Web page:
Monthly Archives: July 2007

WTF – Buckwild plays “Know the Negro”

Potential negro #1, potential negro #2…this sounds too much like an auction for me. This dating game should have been put on hold and she should have walked.

This “woman’s” ghetto pass is officially revoked. Do not pass go, no $200, and no more black dick. Becky aka Buckwild from Flavor of Love and Charm School, is done. Simply. How are you going to smile all in Mo’Nique’s face and act like you love us…yet you’d participate in something like this. Like Cindy said, “I see your true colors shining through”, but hoe…I don’t have any love for you! She couldn’t see that this was crazy?

To the white folks over at the Cowhead Show on 102.5, I hope that you hear from a lot of out raged “negroes” really soon.  This is some bullshit…I don’t even have words right now.  And for the “negroes” who participated…you guys need your passes checked and possibly some re-education.

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Filed under african american, angry, black, celebrity, culture, dating, ghetto, hello negro, media, negro, news, opinion, society, television, white folks, why

who’s looking out?: missing african american and latino women

Last year various news agencies were called to the carpet on the fact that they rarely feature stories about missing african american and latino women and teens, but have joined in the search for a dozen or more missing white women and teens. Well, that seems to have only been news of the momment. That fact as a news piece has gotten more press than actual missing minority women. Just Google “missing african american woman” and you’ll see what I mean. It’s a shame. Well I decided to start posting  information about several missing women in an effort to bring whatever light I can to their stories.  Click on their names for more information.  I’ll be posting more in the future.

Ruth Alexander
Date of Birth:
Date Missing:
From City/State:
Decatur, GA
Ruth was last seen at a family member’s residence in the vicinity of the 2700 block of Aquamist Dr. in Decatur, GA. Her vehicle is also missing and is described as a burgundy 1995 Saturn with Georgia license plate.

Constance Anderson
Date of Birth:1986-08-17
Date Missing:
From City/State:
Mansfield, LA
Constance was last seen at approximately 11:00pm at her residence in the vicinity of the 400 block of Albert Lewis Way in Mansfield, LA. She called a friend at approximately 1:30am and indicated she would be coming over to their house but never arrived.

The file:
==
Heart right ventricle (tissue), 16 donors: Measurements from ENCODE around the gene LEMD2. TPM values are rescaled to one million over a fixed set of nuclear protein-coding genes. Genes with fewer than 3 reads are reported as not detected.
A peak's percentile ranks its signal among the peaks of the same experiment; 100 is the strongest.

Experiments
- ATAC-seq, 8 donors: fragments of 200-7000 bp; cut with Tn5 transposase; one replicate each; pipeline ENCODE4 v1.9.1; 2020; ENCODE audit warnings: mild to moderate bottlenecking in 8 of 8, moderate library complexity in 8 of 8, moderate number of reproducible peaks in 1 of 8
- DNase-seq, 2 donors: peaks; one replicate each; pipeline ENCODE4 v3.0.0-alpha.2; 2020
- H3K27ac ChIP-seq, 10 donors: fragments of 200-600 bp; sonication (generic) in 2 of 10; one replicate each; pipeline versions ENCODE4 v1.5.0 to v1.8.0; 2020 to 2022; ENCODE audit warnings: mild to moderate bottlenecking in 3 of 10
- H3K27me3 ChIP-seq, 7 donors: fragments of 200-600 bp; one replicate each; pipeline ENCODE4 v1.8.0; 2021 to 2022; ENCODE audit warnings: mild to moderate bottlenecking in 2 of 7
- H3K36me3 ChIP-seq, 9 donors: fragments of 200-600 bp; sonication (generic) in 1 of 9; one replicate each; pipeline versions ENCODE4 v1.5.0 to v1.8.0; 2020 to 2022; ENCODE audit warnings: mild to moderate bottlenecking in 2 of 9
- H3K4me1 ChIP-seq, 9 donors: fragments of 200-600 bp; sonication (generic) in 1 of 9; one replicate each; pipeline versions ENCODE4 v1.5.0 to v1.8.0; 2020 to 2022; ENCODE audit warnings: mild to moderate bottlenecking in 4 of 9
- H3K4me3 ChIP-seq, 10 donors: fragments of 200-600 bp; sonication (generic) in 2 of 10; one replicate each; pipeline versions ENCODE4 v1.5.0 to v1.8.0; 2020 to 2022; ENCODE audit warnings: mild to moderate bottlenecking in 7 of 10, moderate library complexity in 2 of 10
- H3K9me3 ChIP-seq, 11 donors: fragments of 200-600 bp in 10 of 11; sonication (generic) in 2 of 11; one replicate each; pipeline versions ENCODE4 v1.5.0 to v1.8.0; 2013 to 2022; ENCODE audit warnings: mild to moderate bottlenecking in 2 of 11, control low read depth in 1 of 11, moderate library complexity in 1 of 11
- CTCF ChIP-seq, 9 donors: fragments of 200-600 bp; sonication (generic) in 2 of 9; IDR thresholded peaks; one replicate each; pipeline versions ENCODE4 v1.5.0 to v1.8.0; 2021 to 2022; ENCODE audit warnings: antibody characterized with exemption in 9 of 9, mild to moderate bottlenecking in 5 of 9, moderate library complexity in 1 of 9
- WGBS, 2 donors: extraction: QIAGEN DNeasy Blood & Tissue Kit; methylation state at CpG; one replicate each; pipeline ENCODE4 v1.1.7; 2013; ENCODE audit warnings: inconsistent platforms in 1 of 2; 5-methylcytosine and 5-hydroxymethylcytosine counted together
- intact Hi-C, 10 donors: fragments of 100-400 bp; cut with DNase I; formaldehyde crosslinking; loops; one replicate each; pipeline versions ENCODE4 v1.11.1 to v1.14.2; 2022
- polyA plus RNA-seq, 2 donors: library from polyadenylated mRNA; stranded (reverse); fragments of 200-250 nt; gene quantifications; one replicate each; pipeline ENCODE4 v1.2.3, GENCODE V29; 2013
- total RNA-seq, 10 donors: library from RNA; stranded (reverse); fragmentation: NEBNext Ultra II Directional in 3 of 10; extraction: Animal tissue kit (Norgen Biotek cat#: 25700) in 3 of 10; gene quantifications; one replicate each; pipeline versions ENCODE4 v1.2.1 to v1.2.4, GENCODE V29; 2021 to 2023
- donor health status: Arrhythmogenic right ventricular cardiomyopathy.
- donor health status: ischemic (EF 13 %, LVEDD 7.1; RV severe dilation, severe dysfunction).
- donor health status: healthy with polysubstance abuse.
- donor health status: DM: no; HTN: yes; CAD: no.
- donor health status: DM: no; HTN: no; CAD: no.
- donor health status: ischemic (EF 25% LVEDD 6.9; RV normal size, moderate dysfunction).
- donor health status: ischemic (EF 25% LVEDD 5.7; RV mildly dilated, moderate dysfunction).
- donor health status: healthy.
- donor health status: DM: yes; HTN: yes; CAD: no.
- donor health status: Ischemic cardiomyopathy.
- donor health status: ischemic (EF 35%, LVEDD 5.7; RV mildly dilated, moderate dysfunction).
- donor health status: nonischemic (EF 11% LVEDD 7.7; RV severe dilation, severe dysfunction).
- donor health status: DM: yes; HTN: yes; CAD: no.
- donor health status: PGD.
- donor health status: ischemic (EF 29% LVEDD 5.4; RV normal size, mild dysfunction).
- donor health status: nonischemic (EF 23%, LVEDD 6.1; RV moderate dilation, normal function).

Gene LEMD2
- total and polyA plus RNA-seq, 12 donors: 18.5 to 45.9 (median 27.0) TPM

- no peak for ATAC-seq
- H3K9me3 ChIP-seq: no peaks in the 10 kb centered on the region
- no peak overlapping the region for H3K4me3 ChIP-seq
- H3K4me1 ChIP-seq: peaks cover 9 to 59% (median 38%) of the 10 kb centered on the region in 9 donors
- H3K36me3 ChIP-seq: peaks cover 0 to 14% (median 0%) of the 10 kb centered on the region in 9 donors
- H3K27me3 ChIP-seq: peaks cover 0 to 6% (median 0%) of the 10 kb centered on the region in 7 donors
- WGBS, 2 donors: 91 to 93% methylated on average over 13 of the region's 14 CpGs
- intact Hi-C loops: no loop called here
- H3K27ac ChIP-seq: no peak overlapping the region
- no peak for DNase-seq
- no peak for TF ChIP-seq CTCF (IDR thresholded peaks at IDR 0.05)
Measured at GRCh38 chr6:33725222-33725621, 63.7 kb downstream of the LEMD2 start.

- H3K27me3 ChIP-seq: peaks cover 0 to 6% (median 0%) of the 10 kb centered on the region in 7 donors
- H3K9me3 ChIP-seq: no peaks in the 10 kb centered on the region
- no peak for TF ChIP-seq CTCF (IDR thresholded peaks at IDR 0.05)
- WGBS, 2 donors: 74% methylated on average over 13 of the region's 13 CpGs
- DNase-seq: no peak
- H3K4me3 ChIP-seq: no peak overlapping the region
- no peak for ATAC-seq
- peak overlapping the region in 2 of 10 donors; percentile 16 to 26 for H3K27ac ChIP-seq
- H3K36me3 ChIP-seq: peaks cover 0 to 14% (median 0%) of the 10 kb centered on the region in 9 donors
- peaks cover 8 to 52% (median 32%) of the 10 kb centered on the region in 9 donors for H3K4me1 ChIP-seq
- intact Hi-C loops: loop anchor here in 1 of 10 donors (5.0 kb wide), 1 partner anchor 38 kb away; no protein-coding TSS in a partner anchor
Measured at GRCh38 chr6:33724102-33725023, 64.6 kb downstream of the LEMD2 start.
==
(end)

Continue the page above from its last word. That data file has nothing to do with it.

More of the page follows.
Leticia Hernandez, Walnut Creek, CA

  • Report Type: Unknown Circumstances
  • Sex: Female
  • Race: Hispanic
  • Hair: Black
  • Eye Color: Brown
  • Height: 4 ft. 11 in.
  • Weight: 150 lbs.
  • Date of Birth: 11/28/1979
  • Last Seen: 6/26/2007


Filed under african american, angry, love, news, society, television

“Cocaine crazed negros” aka. “It didn’t start with crack in the hood”

I watched a great documentary on the History Channel (see youtube video below) on drugs that talked about the connection between drugs becoming illegal when there was a connection to minority communities, specifically blacks living in the post-civil war south and asian immigrants.  Here is some very enlightening info from’s “Cultural History of Cocaine”


Late 1800’s The use of tinctures, snuffs and tonics containing highs doses of cocaine becoming more and more common. Pharmacists are selling pure cocaine as well as the ‘cure alls’ over the counter. Because the poorer classes are starting to use cocaine and the cases of dependence increasing, concerns are being raised in the media and government. Cocaine use spreads to the American Black Communities where it is initially used by Dockers in New Orleans to enable them to work harder for longer. It was not long before this habit was passed along to Southern Plantation workers.

1901 AD: Public reports regarding the Black Communities use of cocaine starts to sow seeds of fear and links in with the underlying problems of White America created by the civil war and practice of slavery.